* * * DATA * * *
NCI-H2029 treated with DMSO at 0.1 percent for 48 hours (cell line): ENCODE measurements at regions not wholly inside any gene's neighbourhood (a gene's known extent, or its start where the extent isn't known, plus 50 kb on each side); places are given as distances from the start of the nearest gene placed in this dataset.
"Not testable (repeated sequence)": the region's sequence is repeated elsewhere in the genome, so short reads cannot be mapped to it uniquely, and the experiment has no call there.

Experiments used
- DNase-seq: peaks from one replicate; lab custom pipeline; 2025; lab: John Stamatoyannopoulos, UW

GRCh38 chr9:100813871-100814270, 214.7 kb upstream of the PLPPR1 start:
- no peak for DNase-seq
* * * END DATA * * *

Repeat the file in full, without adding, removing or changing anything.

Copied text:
NCI-H2029 treated with DMSO at 0.1 percent for 48 hours (cell line): ENCODE measurements at regions not wholly inside any gene's neighbourhood (a gene's known extent, or its start where the extent isn't known, plus 50 kb on each side); places are given as distances from the start of the nearest gene placed in this dataset.
"Not testable (repeated sequence)": the region's sequence is repeated elsewhere in the genome, so short reads cannot be mapped to it uniquely, and the experiment has no call there.

Experiments used
- DNase-seq: peaks from one replicate; lab custom pipeline; 2025; lab: John Stamatoyannopoulos, UW

GRCh38 chr9:100813871-100814270, 214.7 kb upstream of the PLPPR1 start:
- no peak for DNase-seq